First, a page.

The Social Security Administration's solvency or lack thereof is frequently in the news here in Wisconsin. It has been forecast that the administration's trust fund will be exhausted sometime in the 2030s, which means that by that time taxes will need to be raised to fund the program or benefits will need to be cut. Politicians argue back and forth about what to do about this issue, most often focusing on the retirement benefits that are most commonly associated with Social Security.
As many people in Wisconsin are aware, earlier in March the federal government announced budget cuts across the board. This has been called the "sequester," and it has hit a number of areas of government--from education to agriculture to the criminal justice system.
Becoming struck with a disability can permanently change a person's life. Whether it be a personal relationship, a set of job skills, or the stability of one's health, very little is left unadulterated in life after the onset of a debilitating illness or serious injury. Many in these situations are fortunate enough to have the Social Security Administration's disability benefits program available to them. However, that turn of good fortune is not always extended to those who need it the most.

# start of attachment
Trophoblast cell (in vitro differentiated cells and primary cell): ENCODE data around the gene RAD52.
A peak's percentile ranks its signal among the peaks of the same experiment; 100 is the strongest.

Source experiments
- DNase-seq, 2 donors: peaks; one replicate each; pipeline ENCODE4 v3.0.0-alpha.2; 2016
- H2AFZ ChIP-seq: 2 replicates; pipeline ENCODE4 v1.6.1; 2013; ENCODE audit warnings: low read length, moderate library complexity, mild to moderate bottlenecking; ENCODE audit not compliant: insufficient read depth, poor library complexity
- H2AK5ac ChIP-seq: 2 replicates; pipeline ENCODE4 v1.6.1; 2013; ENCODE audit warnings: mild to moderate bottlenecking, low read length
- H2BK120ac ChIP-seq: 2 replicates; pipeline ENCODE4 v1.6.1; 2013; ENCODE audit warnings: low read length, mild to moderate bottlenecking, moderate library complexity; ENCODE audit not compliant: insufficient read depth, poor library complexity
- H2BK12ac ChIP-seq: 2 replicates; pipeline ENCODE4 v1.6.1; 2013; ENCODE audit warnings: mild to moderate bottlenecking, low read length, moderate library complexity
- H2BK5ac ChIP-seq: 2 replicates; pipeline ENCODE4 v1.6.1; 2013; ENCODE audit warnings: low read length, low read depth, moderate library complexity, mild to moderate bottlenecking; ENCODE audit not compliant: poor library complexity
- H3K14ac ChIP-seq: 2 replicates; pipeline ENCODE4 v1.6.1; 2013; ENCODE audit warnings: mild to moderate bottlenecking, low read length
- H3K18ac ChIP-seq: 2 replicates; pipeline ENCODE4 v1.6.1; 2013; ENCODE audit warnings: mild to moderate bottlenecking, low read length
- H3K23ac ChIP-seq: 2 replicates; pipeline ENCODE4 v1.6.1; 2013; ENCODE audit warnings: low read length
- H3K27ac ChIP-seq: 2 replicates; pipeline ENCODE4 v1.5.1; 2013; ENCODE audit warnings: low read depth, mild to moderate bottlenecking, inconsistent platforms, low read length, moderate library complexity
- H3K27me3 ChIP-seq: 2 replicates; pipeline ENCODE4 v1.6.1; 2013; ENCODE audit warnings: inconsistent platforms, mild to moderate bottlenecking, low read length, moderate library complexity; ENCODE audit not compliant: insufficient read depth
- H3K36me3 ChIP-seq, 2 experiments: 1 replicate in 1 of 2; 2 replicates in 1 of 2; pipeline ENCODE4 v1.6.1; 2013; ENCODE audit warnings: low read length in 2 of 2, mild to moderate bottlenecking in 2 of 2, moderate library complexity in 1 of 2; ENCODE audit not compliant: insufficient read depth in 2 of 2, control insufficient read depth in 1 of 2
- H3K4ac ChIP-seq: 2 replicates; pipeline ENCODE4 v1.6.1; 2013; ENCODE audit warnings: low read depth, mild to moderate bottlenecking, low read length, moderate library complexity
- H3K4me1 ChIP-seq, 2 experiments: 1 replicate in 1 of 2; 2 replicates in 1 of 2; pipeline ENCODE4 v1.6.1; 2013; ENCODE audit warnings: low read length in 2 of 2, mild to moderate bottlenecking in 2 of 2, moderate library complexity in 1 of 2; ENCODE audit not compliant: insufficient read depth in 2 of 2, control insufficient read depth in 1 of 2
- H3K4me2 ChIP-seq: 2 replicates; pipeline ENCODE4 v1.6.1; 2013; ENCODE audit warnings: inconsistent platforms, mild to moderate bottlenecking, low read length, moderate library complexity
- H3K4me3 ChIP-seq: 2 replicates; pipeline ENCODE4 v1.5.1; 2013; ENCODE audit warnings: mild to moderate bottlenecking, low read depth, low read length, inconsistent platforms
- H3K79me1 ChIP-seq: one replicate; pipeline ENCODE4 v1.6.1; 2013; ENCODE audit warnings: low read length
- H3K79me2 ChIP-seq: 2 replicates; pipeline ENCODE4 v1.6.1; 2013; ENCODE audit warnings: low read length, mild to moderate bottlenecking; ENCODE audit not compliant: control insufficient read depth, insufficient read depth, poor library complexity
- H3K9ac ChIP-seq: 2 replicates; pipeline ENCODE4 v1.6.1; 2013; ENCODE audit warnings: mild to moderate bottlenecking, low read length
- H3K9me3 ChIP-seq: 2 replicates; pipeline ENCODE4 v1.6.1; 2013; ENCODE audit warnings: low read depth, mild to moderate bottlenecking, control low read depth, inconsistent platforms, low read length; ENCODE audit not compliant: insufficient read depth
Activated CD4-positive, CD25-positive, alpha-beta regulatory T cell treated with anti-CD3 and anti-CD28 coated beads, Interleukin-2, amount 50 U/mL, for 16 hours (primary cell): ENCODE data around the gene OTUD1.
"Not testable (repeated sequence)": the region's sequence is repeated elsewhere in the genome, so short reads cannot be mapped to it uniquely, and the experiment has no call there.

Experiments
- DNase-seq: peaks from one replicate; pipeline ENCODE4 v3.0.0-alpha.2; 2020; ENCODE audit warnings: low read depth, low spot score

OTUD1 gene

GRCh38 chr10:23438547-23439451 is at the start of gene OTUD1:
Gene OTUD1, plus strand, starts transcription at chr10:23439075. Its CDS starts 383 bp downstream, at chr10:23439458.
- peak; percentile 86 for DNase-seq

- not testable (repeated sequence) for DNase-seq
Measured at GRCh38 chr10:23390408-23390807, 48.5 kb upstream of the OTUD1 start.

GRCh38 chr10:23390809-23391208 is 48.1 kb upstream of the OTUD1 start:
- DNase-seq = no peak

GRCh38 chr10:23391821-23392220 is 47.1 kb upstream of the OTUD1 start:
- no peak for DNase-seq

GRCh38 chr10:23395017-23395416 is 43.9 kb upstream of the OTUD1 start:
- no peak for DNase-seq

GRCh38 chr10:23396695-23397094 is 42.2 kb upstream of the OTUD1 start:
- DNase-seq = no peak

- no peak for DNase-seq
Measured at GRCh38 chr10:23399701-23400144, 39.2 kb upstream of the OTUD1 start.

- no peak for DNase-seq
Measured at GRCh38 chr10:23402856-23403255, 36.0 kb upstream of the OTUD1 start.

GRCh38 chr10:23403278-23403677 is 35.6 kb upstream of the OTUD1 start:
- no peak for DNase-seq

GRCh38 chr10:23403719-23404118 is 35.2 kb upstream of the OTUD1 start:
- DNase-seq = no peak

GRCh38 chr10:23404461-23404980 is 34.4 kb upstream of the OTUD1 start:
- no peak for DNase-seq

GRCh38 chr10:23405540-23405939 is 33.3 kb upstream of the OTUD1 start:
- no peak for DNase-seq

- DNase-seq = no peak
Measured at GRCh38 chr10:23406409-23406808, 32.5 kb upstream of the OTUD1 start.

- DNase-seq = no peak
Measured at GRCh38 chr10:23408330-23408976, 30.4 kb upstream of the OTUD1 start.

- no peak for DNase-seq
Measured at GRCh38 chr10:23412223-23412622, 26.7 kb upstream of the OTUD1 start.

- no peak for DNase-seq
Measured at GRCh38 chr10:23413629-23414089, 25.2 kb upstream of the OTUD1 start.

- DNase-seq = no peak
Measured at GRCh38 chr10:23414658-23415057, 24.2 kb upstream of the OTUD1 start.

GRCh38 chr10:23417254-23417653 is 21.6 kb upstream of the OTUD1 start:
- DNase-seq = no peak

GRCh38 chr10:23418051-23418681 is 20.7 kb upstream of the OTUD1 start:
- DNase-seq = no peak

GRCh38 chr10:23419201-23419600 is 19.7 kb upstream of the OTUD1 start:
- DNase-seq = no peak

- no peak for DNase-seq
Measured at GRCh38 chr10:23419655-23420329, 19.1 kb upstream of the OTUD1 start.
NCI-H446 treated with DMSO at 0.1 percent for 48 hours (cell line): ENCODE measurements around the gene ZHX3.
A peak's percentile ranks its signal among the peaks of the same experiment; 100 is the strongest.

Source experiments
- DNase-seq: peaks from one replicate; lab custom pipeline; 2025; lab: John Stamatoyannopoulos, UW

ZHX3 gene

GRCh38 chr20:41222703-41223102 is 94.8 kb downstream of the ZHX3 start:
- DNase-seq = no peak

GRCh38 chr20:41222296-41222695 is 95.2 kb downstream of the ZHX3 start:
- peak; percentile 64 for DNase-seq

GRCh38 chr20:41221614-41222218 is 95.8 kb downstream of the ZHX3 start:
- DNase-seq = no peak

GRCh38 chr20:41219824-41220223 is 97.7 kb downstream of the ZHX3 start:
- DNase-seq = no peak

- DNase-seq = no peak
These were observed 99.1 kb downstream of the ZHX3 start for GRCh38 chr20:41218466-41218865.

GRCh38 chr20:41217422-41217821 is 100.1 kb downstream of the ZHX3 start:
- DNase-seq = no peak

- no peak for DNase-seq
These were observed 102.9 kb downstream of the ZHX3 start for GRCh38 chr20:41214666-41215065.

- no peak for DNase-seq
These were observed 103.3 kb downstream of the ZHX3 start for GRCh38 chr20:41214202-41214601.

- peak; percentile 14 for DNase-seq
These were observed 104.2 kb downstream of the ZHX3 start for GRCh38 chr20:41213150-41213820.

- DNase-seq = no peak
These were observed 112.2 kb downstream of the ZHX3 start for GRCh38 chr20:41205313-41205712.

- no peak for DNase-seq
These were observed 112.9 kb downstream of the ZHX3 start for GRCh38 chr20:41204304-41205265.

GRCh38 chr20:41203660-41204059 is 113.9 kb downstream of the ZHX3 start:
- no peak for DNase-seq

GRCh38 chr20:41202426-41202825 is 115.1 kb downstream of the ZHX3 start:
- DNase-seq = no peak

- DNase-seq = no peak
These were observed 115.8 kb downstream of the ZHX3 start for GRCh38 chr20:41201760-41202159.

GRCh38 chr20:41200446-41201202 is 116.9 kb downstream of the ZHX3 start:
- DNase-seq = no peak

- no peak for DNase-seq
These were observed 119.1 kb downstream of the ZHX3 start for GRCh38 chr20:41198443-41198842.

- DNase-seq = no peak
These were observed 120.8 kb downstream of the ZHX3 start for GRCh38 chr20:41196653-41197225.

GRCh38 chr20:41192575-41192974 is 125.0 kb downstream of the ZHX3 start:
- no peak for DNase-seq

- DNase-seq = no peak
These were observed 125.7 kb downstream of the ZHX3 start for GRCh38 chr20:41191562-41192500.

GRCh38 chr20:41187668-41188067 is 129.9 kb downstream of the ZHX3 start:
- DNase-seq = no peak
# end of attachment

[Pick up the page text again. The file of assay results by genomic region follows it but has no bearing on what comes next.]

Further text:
There are a number of reasons that the vast majority of Social Security disability claims out of Wisconsin are denied the first time around. One reason is that because the application process is very complicated applicants often fail to provide sufficient documentation of their disabilities. Another reason is that the Social Security Administration has an immense backlog of applications, so individual judges fail to give each application the attention it deserves.
For those in Wisconsin who have ever been in need of Social Security disability benefits, it must make your blood boil when you read news stories about SSDI fraud--people who do not deserve these benefits somehow making their way through the tedious application process. Many of us wonder how legitimate claims can be so often denied while fraudulent claims are approved.
Here in Wisconsin when people think about disability benefits, they often think of someone who has been injured on the job or was involved in a catastrophic accident and left unable to work. However, there are also a variety of illnesses and mental health conditions that can leave someone in need of either Social Security disability insurance benefits or long-term disability benefits.